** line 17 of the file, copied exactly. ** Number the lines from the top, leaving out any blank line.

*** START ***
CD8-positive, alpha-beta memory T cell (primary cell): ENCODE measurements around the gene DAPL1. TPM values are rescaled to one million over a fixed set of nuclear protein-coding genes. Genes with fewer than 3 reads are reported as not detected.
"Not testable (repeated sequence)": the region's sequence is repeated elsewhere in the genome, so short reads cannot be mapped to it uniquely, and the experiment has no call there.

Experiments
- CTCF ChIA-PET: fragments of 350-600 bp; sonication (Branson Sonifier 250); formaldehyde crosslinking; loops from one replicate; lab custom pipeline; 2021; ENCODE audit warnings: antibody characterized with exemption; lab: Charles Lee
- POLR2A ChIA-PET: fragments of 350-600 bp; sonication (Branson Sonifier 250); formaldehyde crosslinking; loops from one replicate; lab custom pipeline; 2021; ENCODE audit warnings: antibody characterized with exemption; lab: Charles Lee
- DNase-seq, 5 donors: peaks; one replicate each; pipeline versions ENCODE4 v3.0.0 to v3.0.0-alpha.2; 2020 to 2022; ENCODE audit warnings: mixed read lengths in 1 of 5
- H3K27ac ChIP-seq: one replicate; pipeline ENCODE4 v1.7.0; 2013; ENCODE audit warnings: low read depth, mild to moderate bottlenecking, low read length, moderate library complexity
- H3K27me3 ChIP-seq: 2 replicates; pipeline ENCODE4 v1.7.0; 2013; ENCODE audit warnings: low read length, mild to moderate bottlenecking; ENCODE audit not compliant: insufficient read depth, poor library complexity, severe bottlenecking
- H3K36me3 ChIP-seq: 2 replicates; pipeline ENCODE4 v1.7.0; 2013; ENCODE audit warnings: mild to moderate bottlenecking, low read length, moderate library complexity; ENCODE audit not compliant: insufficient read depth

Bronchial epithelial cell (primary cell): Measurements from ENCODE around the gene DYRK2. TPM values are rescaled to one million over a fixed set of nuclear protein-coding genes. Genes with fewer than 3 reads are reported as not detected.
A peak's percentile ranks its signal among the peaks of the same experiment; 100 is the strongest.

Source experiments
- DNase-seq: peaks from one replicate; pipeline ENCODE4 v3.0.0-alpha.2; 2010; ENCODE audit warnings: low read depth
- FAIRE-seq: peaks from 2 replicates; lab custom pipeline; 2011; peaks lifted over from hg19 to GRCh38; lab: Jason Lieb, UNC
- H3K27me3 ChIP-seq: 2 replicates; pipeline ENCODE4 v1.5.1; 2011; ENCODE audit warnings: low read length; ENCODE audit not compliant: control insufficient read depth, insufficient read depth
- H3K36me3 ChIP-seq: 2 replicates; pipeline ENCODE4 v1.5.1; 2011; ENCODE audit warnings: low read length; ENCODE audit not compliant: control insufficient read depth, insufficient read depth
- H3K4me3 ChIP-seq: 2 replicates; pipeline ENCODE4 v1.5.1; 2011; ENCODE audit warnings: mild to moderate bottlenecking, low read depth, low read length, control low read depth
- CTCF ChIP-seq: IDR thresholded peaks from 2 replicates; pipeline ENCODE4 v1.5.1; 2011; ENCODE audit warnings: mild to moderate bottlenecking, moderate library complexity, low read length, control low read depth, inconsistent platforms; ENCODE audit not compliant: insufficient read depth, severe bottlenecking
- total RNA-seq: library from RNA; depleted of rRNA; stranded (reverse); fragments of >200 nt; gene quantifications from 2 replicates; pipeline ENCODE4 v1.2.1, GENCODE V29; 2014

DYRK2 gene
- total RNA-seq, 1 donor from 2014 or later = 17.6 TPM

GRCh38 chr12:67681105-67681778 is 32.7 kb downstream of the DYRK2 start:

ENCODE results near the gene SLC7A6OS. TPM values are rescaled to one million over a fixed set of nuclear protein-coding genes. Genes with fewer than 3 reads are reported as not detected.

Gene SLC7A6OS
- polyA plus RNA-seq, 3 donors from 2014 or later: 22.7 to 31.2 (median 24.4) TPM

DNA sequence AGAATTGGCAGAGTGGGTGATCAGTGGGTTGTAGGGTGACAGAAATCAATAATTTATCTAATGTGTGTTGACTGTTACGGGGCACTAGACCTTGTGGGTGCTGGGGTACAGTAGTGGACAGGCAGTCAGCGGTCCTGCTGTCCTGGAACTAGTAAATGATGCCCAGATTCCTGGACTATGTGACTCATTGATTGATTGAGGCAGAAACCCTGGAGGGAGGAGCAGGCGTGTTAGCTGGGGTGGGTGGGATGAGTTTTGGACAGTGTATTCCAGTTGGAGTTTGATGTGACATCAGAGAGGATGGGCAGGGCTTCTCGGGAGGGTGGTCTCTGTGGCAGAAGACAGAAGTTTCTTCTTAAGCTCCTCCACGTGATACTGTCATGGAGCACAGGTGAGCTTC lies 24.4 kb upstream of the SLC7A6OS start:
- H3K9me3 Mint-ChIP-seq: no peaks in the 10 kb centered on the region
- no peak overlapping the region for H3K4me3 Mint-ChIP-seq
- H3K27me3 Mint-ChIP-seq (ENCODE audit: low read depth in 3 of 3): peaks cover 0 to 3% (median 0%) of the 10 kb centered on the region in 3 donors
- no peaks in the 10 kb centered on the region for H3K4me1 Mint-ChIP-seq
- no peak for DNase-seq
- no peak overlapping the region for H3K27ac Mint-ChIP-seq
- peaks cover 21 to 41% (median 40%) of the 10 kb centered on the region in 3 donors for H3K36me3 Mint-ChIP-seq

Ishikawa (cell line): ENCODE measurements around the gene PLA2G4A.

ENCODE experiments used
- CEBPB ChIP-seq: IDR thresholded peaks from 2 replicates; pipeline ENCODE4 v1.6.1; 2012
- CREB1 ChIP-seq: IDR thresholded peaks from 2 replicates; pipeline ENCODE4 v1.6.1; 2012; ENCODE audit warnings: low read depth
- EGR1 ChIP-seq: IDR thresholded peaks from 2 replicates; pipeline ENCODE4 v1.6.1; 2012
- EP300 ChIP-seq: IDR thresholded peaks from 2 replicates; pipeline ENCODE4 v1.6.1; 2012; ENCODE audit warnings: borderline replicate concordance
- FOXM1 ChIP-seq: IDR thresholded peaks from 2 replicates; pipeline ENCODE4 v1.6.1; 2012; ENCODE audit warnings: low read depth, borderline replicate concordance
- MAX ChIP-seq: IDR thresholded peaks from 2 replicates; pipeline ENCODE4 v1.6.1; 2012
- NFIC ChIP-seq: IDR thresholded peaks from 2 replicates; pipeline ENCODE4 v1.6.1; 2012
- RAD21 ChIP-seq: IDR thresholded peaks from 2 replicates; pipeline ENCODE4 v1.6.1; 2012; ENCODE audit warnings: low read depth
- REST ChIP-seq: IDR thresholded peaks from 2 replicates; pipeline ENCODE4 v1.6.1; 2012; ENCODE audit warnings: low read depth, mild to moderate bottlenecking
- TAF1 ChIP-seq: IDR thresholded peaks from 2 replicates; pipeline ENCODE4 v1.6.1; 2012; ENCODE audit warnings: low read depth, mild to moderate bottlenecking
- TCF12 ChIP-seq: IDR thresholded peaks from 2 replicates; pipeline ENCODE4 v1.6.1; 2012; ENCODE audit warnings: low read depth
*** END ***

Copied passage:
- H3K4me3 ChIP-seq: 2 replicates; pipeline ENCODE4 v1.5.1; 2011; ENCODE audit warnings: mild to moderate bottlenecking, low read depth, low read length, control low read depth